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American University Awards Malala Yousafzai 2017 WONK of the Year



Meriam Salem / Photo Collective

Iqraa, "to read," is the first word of The Holy Quran, the religious text of Islam. The book begins with that instructive word because  knowledge is central to Islamic beliefs. It is a way of life. Education is not to be compromised as Islam teaches that humans are created to be Allah's successors on Earth with a mission to do good, to progress and to innovate.

As a Muslim woman, Malala Yousafzai, 20, not only believes this, but leads an entire movement based on these ideals.

"I knew that through education, I can achieve to be myself. To be a woman. To be a leader. To stand on my own two feet. To be independent," Yousafzai said Monday night at American University after she accepted the 2017 Wonk of the Year award.

She paced across the stage in a vibrant pink and green salwar kameez and continued. "That's why I started speaking out for myself."

Yousafzai was born in Mingora, Pakistan, and grew up in Swat, a valley in northwest Pakistan. In 2007, the Taliban, a group of fundamentalist Sunni Muslim militants, took control of Swat.

"They ban many things — like owning a television and playing music — and enforce harsh punishments, including public executions, for citizens who defy their orders, " according to The Malala Fund, the girls' education foundation Yousafzai founded in 2013.  

In 2008, the Taliban banned girls from going to school. Women's education was one of the primary institutions the Taliban targeted.

"Women in a sexist society are usually told just to be wives,  just to be daughters,  just to be mothers. And not given the opportunity to be themselves, to be human beings," Yousafzai said as she adjusted her pink and green sheer hijab to cover her dark, silky hair.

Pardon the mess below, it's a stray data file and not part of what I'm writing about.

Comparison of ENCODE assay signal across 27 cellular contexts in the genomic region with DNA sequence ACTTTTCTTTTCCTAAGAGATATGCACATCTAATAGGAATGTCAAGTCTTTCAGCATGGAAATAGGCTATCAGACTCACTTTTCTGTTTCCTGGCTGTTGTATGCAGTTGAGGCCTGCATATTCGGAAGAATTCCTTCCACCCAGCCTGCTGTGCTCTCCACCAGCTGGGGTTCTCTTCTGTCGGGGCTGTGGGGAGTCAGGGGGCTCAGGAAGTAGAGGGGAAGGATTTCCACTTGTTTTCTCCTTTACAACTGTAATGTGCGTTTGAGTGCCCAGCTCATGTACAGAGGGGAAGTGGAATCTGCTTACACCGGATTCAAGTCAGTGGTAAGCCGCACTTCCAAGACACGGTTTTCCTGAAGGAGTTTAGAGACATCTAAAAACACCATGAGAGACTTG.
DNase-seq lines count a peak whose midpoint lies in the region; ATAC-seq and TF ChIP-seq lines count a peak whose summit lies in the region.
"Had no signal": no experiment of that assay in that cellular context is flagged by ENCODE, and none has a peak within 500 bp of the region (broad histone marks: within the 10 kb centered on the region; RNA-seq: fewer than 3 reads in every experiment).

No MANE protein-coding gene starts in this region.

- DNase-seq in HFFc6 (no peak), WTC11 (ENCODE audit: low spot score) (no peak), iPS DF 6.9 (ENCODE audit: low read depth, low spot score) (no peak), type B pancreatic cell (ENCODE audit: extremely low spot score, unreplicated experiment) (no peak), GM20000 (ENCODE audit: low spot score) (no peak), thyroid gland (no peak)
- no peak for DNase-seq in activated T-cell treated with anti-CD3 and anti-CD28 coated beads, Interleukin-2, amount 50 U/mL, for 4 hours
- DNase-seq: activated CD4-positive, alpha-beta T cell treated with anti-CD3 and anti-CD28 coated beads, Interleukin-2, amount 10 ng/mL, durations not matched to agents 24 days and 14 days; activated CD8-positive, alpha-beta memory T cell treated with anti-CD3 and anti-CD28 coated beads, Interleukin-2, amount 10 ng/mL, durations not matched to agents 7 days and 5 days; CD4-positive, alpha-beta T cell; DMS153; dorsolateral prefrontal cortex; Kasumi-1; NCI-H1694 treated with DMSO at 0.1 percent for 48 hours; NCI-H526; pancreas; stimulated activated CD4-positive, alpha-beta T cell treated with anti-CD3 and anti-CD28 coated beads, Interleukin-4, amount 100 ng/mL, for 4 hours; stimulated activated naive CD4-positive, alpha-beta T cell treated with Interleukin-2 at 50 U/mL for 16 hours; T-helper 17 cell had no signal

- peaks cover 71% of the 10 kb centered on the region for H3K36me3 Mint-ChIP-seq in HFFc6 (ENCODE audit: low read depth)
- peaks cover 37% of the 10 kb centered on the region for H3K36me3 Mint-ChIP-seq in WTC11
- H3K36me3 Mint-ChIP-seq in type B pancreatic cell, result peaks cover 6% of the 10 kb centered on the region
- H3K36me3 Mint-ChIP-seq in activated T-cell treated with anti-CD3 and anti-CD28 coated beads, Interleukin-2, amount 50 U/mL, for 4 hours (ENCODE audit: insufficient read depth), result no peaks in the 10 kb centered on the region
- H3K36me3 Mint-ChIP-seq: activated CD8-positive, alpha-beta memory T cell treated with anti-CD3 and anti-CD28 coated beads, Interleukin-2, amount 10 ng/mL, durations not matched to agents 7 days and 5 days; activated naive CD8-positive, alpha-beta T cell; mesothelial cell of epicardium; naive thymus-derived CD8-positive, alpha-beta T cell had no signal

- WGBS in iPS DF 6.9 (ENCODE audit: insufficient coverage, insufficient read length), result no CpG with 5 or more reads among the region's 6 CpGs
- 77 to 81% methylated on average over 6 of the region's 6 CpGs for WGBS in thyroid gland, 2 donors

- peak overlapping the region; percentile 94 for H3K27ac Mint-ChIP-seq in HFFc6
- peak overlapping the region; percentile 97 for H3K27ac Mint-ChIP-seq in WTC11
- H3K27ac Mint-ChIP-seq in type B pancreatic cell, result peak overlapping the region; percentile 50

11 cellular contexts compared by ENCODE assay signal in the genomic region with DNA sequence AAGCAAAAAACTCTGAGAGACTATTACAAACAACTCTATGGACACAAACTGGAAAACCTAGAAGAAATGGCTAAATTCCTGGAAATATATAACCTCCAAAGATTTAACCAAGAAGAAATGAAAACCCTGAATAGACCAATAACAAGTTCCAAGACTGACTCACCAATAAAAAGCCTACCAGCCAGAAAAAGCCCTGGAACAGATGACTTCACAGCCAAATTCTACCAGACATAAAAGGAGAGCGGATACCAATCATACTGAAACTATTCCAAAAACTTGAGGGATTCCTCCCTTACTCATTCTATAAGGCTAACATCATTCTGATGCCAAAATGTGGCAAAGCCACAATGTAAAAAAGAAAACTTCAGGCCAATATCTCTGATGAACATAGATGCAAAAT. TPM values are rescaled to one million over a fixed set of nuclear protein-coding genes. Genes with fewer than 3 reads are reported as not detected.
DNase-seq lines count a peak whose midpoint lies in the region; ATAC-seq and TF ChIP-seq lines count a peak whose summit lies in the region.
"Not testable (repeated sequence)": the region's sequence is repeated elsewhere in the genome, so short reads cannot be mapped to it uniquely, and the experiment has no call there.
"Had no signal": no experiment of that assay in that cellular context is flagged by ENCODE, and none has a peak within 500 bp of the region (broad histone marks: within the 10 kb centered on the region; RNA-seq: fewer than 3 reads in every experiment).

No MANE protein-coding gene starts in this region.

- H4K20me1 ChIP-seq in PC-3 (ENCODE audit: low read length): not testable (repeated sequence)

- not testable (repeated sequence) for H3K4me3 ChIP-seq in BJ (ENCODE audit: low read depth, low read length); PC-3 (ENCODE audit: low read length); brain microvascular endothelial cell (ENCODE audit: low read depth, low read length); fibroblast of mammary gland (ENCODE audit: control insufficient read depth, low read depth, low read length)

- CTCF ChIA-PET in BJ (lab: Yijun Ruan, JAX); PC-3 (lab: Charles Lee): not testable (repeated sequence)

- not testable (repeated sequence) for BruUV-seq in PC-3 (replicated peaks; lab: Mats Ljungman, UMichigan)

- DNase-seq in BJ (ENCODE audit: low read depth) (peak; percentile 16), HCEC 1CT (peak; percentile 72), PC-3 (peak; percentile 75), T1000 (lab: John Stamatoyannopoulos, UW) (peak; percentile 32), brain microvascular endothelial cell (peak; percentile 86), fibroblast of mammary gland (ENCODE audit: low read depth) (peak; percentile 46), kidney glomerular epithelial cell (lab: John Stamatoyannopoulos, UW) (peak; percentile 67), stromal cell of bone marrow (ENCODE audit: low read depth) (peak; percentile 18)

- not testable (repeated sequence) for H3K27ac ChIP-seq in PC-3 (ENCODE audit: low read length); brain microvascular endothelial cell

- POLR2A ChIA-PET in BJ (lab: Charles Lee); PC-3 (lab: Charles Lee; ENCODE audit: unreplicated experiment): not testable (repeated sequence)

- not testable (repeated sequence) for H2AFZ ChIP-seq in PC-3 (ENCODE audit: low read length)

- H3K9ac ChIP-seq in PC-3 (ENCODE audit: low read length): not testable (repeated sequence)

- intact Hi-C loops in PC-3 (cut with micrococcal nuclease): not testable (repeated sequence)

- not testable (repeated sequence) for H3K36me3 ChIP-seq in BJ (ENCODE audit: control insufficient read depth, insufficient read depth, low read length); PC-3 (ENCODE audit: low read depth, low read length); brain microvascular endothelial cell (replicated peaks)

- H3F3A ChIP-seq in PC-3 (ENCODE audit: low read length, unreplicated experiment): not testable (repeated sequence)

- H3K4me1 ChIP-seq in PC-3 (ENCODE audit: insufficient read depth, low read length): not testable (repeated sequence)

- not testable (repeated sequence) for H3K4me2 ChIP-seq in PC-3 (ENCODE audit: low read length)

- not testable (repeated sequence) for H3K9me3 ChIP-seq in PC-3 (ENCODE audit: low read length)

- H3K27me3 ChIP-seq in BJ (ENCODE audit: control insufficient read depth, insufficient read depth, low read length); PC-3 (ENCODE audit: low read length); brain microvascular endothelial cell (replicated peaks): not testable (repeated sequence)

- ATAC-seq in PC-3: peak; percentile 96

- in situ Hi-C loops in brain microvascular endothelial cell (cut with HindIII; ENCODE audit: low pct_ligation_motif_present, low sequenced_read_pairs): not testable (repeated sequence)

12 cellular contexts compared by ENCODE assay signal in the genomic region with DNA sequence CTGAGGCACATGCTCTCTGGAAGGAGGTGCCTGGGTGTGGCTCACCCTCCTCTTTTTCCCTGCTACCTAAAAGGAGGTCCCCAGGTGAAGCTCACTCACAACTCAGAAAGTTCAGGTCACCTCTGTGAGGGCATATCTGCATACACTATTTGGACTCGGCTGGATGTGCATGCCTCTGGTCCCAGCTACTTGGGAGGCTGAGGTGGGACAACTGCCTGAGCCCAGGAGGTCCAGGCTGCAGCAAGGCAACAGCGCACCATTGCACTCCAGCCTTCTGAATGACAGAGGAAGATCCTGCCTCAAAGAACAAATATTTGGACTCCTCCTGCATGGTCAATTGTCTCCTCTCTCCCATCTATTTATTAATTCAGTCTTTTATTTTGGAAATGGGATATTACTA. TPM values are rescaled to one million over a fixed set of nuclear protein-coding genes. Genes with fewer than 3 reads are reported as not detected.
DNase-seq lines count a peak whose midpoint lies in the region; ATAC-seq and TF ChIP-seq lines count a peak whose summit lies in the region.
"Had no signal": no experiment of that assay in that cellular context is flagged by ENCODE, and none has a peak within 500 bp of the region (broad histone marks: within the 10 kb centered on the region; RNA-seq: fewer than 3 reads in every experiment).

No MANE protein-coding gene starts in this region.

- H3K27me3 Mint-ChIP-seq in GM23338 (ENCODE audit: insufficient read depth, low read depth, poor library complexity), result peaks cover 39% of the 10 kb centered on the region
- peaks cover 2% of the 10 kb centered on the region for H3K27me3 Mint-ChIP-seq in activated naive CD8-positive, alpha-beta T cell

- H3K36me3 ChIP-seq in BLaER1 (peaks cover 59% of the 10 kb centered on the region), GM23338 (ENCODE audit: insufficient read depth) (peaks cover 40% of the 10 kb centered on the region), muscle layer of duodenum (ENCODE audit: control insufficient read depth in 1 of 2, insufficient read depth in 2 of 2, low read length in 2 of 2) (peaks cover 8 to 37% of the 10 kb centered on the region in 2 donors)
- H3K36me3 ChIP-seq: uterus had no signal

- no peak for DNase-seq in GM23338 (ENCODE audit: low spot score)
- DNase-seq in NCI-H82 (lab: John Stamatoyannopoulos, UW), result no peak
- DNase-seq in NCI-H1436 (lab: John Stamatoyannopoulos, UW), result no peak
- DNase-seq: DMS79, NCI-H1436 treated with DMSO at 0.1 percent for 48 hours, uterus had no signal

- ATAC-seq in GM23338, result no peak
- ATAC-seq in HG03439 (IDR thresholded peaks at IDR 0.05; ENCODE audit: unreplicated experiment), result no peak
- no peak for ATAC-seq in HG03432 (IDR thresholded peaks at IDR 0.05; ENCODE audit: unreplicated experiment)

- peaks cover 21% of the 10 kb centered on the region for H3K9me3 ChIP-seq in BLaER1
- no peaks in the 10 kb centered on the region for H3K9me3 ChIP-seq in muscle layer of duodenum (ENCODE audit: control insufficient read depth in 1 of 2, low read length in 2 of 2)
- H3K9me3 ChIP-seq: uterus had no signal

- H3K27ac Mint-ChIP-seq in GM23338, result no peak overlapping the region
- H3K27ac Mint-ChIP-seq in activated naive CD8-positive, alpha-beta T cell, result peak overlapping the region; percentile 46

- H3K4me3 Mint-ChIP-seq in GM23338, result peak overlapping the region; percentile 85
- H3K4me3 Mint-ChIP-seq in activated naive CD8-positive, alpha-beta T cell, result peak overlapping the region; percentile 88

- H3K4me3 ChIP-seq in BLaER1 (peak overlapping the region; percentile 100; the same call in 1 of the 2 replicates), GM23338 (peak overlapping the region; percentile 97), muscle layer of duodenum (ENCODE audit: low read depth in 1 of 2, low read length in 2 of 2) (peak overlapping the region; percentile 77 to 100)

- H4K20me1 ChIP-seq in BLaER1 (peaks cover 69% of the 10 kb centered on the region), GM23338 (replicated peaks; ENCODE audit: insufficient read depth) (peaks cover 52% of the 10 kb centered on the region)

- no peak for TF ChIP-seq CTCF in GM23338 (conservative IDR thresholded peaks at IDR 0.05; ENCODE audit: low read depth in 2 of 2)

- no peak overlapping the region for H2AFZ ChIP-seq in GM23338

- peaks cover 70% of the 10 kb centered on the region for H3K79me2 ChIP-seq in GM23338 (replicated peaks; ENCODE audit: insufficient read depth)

Meriam Salem / Photo Collective

Yousafzai said that when her education was banned, so were her dreams of becoming a doctor or a teacher. But even when other Muslims, like the Taliban, destroyed her home and displaced  her family "in the name of God," her view of Islam didn't  change.

"[The Taliban] are completely unaware of the true meaning of Islam. The word ‘Islam' basically means peace. That's its literal meaning," Yousafzai explained.

Yousafzai became  the youngest Nobel Peace Prize recipient when she was 17-years-old. Now at the age of 20, she is the face of girls' education and women's rights globally.

"My mission is to ensure every girl all around the world complete 12 years of quality, safe and free education," she said.  

Yousafzai campaigns around the world for this cause. "I try to make change in the policies," she said.  She believes in a "top down" approach, meaning that it is the government's responsibility to ensure quality education for every girl.

Yousafzai speaks with world leaders to make sure that every country from Canada to Iraq prioritizes girls' education. The global activist  said she believes that education forges a  path of endless possibilities.

"Girls can do anything. Women can do anything. We just need to be given the opportunity."


Meriam Salem / Photo Collective

When circumstances are tough, Yousafzai advises young girls to believe in themselves. "You have to continue following your dreams," she said. "Don't underestimate your potential… You can change the world."

To young Muslim Americans facing today's political climate, Yousafzai says "unite."

"Islam to me is a religion of peace...of brotherhood, of humanity. Kindness. Tolerance. Forgiveness."

Yousafzai said that people who only learn about Muslims from the news should talk to their next-door Muslim neighbors. "We should talk to each other… and celebrate the diversity that we have."

As the 2017 WTY, Yousafzai brought much diversity to the recipient list.

Aside from being the youngest and shortest Wonk, Yousafzai was the first foreigner, Pakistani, Muslim and Pashtun recipient.

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